Castor, a village and an ecclesiastical parish in Northamptonshire. The village stands on Ermine Street, adjacent to the river Nen, 5 miles W of Peterborough, and has a station on the L. & N.W.R., and a post and money order office under Peterborough; telegraph office, Peterborough. It occupies part of the site of the Roman station Durobrivse, and was known to the Saxons as Castra or Dormunde-Coestrc. A nunnery was founded at it in the 7th century by a daughter of King Penda, and destroyed in 1010 by the Danes. The parish contains also the hamlet of Ailesworth. Population, 920. The living is a rectory in the diocese of Peterborough ; net yearly value, s£366 with residence, in the gift of the Bishop of Peterborough. The church is Norman, with highly Decorated Norman tower, said to be the finest in England. The spire is unique and of 14th century work. It exhibits curiously the features and decorations of the Norman period. The vicarages of Sutton and Upton, formerly chapelries, are now separate charges. Bishop Madan was rector. There are Congregational and Free Methodist chapels. Milton House, about 1 ½ mile from the village, a fine country seat of the "Wentworth-Fitzwilliam family, stands in a park of 600 acres.
The registers, with Milton and Ailsworth, date from the year 1538, and also incorporate that of Sutton up to 1758.
Church of England
St. Kyneburgha (parish church)
The church of St. Kyneburgha is a very fine building, chiefly Norman, with additions in the Decorated and Perpendicular styles, consisting of chancel, clerestoried nave, aisles, transepts, south-west porch and a finely enriched and embattled central tower of two stages, with a short spire, and containing a clock and 6 bells: the south door, apparently coeval with the aisle, is of massive oak, cross-framed and retaining the original lock and key, which are very curious from their great size and strength, the key being nearly 15 inches in length; the door has been elaborately carved and the exterior margin bears the following legend in raised letters: "Ricardvs Beby Rector-Ecclesie-de Castre-fecit:" there are sepulchral recesses on the outside of the church and in the south wall of the aisle: in the transept is a stone effigy of a priest and on the outside is a stone coffin of the 13th century; in the walls of the churchyard may be seen numerous remains of coped coffin lids, many of them bearing floriated crosses: in the north aisle are the remains of a curious shrine, supposed to be that of St. Kyneburgha and her sister Kyneswitha, whose remains, originally deposited here, were afterwards removed to Peterborough Cathedral: there is also in the churchyard what is probably the base of a Saxon cross, with rough carving upon it: in the north aisle is a double aumbry and on the wall of this aisle are some highly interesting fresco paintings which are somewhat obliterated; these represent scenes in the history of St. Catherine; the whole series dates from the early 14th century: the central tower rests on Norman pillars with peculiarly carved capitals, that on the north side of the chancel arch representing Samson killing the Lion, and a boar hunt; and one in the north transept displays the figure of a woodman cutting trees, an animal browsing on a tree, and other figures of animals; another capital exhibits a man gathering grapes, and on the western capital in the south transept are two warriors fighting with maces: the chancel retains a very fine double piscina and double sedilia: the spire was struck by lightning June 4th, 1795: the church has been restored and the nave fitted with low open benches: in 1913 the external walls were pointed throughout and the roof restored: there are 600 sittings.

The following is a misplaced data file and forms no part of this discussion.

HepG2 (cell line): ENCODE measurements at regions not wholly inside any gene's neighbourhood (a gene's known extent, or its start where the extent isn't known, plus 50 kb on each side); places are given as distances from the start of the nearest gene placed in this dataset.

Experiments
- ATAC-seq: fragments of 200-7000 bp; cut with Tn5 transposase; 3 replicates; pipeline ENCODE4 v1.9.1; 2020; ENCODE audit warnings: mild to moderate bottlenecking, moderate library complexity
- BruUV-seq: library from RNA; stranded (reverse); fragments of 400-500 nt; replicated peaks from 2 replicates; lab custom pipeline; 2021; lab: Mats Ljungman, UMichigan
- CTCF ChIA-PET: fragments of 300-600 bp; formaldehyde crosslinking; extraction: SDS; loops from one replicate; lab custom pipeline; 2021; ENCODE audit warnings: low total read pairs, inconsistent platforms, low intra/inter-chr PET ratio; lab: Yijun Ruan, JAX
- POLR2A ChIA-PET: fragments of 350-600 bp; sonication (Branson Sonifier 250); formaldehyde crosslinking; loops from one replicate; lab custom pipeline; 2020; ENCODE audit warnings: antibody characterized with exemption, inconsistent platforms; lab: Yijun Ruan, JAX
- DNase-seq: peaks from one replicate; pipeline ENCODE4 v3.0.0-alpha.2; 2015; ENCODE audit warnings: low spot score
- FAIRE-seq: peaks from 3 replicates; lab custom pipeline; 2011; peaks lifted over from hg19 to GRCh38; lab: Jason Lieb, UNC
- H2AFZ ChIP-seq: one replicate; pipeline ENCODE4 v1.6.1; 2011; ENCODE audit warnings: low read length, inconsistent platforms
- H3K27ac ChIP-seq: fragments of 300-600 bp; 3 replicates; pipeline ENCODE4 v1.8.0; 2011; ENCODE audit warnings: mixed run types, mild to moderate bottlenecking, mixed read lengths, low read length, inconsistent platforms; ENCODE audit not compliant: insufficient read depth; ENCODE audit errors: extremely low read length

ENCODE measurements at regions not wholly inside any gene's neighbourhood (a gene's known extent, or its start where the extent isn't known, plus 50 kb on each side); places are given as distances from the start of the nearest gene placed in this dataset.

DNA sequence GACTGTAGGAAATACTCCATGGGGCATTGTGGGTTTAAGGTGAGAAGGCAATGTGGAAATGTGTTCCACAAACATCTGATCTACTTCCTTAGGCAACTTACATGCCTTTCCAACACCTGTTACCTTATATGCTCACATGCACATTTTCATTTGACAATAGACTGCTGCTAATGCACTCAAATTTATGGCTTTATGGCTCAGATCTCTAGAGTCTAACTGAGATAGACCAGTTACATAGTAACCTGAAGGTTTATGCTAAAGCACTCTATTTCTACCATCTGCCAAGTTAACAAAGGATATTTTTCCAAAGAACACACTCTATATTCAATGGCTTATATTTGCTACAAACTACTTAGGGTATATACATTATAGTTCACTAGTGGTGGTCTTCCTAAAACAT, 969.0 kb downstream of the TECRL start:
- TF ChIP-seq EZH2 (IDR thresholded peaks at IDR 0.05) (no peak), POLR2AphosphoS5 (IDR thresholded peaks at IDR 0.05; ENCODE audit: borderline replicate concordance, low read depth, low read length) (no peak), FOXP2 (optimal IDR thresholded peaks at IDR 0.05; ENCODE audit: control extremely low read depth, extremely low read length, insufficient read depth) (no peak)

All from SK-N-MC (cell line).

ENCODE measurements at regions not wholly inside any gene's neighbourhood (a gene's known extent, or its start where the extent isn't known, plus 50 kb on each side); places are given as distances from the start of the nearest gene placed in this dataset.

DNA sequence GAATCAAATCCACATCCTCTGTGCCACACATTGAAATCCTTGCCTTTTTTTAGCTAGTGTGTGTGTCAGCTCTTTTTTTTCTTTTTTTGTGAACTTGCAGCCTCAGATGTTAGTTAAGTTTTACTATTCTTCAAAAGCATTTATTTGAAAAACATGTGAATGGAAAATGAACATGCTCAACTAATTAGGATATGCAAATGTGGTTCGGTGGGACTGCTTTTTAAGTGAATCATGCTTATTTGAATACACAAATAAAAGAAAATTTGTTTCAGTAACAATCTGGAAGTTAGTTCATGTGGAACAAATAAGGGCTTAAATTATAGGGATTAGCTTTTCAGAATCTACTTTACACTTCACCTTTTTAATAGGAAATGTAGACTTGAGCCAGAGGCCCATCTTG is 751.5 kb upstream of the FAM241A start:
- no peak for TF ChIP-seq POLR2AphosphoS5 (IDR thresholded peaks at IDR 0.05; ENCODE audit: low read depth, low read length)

There is a Congregational chapel.
United Methodist chapel
There is a United Methodist chapel.
Newspapers and Periodicals
The British Newspaper Archive have fully searchable digitised copies of the following Northamptonshire papers online: